the angle and distance of the direction points.

Drawing Your Own Simple Images


The easiest thing to draw in Illustrator is an enclosed
shape, such as a rectangle, ellipse, or polygon. Click the
Shape tool (usually set to Rectangle) to begin drawing, or
select another shape: Rounded Rectangle, Ellipse, Poly-
gon, or Star.
To draw the shape, just click and drag on your work-
space. Thin lines will appear indicating the outline of
your shape, and the shape will be completed when you
release the mouse bu�on. Note: holding down the Shi�
key as you draw a Rectangle or Ellipse will restrict you
to a perfect square or circle.

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IV. Transforming objects
Selection Tools
Once you have created an object, the Selection tool
lets you select the entire object for further manipu-
lation. The Direct-Selection tool lets you select parts
of an object, individual anchor points, direction
points, and segments. Use the Direct-Selection tool
to “morph” shapes, or to adjust direction points.

There are also several built-in options for transforming objects.


The two easiest options are the Transform menu and the Trans-
form Tools. To use the basic Transform Tools, select an object,
then the tool.

Rotate – dragging with the Rotate Tool rotates the object around
a point; by default, the center point. You can move the point of
rotation, by clicking before you begin dragging. Hold down the
shi� key to rotate in 15-degree increments.

Reflect – click once, then


again in a different location to
indicate a line over which to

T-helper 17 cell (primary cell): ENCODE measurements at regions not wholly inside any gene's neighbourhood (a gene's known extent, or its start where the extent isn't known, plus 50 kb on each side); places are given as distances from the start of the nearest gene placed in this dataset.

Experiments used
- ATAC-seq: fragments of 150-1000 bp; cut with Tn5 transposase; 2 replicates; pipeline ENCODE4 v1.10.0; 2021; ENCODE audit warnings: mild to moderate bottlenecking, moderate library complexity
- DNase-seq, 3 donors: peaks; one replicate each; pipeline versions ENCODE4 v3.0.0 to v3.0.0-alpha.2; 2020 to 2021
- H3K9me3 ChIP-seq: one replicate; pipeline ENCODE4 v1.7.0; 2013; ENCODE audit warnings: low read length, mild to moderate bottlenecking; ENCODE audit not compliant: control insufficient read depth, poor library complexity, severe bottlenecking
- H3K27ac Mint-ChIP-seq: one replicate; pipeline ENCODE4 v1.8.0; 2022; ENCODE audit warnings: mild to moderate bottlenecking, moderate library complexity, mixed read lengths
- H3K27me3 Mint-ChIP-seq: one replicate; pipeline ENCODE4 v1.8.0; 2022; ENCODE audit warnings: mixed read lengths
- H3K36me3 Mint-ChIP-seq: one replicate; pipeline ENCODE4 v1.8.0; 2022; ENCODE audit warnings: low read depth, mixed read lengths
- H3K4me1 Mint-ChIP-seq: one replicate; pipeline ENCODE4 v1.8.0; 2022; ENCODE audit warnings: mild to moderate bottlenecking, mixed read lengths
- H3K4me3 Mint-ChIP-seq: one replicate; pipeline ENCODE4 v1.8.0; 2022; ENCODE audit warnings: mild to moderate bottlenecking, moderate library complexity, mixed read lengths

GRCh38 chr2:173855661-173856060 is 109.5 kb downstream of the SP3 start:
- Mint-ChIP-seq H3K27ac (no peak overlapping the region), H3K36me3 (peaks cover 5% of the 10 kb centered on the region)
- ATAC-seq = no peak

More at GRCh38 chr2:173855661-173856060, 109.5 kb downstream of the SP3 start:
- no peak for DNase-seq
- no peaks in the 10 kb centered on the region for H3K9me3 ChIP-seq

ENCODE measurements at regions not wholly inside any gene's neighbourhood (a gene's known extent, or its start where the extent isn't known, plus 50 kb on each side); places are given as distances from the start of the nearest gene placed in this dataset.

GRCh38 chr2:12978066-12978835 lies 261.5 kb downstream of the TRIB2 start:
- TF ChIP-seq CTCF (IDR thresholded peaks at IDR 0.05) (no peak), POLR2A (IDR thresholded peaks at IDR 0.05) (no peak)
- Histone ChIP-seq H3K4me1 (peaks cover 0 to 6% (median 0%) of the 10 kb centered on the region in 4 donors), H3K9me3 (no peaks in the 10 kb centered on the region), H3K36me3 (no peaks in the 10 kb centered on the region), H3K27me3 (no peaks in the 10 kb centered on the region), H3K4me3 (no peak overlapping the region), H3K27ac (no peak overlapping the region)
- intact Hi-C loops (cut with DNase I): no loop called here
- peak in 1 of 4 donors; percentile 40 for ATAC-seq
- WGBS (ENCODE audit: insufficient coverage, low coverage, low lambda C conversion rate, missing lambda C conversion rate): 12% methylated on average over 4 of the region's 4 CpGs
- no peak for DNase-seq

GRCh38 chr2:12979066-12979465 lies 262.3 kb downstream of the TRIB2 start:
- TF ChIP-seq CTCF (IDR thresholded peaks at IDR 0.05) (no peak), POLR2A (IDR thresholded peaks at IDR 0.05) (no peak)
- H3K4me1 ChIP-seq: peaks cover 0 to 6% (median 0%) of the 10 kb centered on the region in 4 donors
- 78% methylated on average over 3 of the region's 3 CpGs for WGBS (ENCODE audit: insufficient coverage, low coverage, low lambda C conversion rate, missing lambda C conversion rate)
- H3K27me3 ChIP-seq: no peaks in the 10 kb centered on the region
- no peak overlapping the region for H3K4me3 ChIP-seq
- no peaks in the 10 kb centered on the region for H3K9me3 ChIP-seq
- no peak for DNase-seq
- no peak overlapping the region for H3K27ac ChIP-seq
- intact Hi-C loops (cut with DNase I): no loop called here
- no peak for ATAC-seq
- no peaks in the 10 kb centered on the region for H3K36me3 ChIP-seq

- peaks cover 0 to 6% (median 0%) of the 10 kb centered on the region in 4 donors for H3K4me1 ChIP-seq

reflect the object.

Scale – drag to resize the ob-


ject. Hold down the shi� key
to maintain original propor-
tions.

Shear – drag to skew the


object. Hold down the shi�
key to stick to 15-degree incre-
ments.

Liquify Tools
A number of tools are avail-
able to “liquify” your objects.
6 When using these tools, ob-
IV. jects become malleable, like wet paint. Experiment with these
tools to find out what they do. All are located under the Warp
Tool.

Aligning multiple objects - Go to Window > Align


to see the Align Pale�e. Now you can use your
Selection Tool to select multiple objects (either by
dragging a selection box around them, or by shi�-
clicking on each object.) Then click the appropriate
bu�on on the Align Pale�e to Align or Distribute
the objects.

Recoloring clipart
Load the clipart into Illustrator. Under the Object menu, go to
Expand and press OK. Your clipart or symbol has now become
a group of shapes. Ungroup this (Object > Ungroup), and now,
individual colors in the clipart can be changed.

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V. Complex objects
Grouping objects
Grouping is the simplest way to make two or more objects be-
have as one. Simply select one object, then hold down the Shi�
key as you click on one (or several) more object(s), until you have
selected everything you want in the group. Then go to the Ob-
ject menu, and select Group. All lines and fills are preserved in
a Group, and individual component objects can be selected with
the Direct-Selection Tool. This function is not typically useful for
creating complex shapes, but very useful when grouping a series
of related parts together for later use.

For more complex effects, you may wish to use the Path-
finder. The Pathfinder Pale�e is another tab on the Align
Pale�e. If you do not see the Align, Transform, or Path-